Yeah they need additional training. I hear they are pushing the "no chase" policies because they keep wrecking the chargers and do not know how to handle them at high speeds. I don't understand as long as they get a tag number to begin with why they persist in chasing these idiots in the first place endangering more innocent lives on the roadway. Wish I could make a difference, but unfortunatly I am a hardened criminal for a speeding offense I received when I Was 18, and was denied entry. Btw, the cop that pursued me from 10 miles back ended up wrecking his car - I stopped and offered assistance and they punish me! What a country we live in! Pure stupidity if you ask me!
    • reply
      by Billyjoejimbob on Jul 7, 2011 at 06:53 PM in reply to
      They need the Driver, not just the Tag. You have to prove who was behind the wheel........Mr. Model Citizen.
    • reply
      by jerry on Jul 7, 2011 at 07:00 PM in reply to
      A tag number does not identify the driver, especially if the car is stolen. And what do you mean "from ten miles back"? It`s always easy to spot someone who had their wings clipped by an officer, they post nonsense like this.
  • by Nikki Location: Kenansville on Jul 7, 2011 at 06:12 PM
    Curious those are my thoughts exactly. If criminals KNOW they will not be chased then there would be more crimes committed. Also the radios work if there is someone in the area. There are not that many officers in each county because if $.
  • by Really! Location: MHC on Jul 7, 2011 at 06:07 PM
    Radio? Really? Think about this. A trooper meets a car going 85 mph in the other direction. He slows down and turns around. He tries to gain speed on the vehicle. The speeder sees the Trooper turn around and floors it. The Trooper is now about a half mile behind him. Now you don't want the Trooper to speed so he stops and calls ahead to the next officer who just happens to be about a mile ahead. The guy won't stop. The officer can't speed so hour calls ahead to another officer....just how is that radio going to stop a speeding car? Where are all these perfectly positioned officer coming from? A radio has NEVER stopped a fleeing driver and NEVER will! Get real and let the men do their jobs and blame the fools that run!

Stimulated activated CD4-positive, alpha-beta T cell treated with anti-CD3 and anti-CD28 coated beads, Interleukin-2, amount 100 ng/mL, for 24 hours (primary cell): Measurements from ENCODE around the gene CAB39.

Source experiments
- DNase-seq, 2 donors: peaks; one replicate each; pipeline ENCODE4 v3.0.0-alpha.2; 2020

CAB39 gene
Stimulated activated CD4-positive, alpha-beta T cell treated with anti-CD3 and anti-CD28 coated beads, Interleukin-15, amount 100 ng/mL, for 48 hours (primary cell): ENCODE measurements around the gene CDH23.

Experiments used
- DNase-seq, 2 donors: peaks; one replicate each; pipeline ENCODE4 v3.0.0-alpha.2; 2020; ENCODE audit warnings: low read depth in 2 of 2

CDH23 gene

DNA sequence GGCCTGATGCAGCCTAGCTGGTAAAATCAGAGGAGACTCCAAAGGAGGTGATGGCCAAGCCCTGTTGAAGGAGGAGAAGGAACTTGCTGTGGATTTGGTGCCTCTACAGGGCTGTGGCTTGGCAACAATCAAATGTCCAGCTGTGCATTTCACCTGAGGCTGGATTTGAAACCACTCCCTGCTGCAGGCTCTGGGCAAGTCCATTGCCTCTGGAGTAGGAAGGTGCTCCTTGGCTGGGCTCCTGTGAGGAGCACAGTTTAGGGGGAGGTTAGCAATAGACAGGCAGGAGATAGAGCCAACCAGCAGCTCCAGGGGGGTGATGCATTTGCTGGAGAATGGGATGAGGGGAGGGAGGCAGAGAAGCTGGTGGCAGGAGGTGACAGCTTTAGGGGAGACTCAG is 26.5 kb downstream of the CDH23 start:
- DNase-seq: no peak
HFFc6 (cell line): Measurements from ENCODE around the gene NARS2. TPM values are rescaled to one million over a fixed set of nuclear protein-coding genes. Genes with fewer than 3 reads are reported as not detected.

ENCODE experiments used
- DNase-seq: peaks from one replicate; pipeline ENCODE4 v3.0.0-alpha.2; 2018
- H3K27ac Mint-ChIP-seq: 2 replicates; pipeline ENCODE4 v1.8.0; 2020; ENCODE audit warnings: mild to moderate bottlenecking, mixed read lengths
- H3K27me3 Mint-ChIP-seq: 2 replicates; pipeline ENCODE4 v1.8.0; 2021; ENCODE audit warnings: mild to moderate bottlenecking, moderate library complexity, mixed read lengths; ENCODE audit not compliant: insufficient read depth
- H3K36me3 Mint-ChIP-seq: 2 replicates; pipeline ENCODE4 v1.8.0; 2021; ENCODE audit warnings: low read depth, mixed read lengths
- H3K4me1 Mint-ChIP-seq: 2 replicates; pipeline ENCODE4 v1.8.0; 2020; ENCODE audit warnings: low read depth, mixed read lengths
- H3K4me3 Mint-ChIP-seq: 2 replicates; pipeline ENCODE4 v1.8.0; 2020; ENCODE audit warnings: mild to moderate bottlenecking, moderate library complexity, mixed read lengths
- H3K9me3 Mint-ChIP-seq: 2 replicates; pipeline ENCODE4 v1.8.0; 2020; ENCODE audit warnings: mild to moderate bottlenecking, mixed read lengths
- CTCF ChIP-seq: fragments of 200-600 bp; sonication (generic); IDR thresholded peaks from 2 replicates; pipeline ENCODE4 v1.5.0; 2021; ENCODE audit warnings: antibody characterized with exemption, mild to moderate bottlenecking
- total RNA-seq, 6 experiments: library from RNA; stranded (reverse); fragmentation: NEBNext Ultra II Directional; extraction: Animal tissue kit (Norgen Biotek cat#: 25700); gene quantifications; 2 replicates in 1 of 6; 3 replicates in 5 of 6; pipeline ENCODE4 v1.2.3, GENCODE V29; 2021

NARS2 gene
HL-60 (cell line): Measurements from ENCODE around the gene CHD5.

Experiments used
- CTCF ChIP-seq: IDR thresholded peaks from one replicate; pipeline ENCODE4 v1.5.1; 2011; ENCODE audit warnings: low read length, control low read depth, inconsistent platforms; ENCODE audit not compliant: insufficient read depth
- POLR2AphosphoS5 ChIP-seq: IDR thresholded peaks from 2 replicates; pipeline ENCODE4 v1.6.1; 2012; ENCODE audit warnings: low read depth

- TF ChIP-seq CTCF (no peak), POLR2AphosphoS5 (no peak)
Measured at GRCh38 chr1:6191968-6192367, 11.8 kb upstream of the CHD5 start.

• by pete Location: grifton on Jul 7, 2011 at 05:47 PM
    Like breaking a beagle from chasing a rabbit.
  • by radio? on Jul 7, 2011 at 05:31 PM
    its called a radio, why not use it?
    • reply
      by U R Clueless on Jul 7, 2011 at 06:12 PM in reply to radio?
      What are you goin to do with the radio? Throw it at them. Just because you call other troopers doesn't mean they are going to stop. Its not like every other vehicle on the road is law enforcement. Still takes a while for them to catch up. By the way, every chase is called in on the radio.
  • Page:

275 E. Arlington Blvd. Greenville, NC 27858 252-439-7777
Copyright © 2002-2016 - Designed by Gray Digital Media - Powered by Clickability 125177844 -
Gray Television, Inc.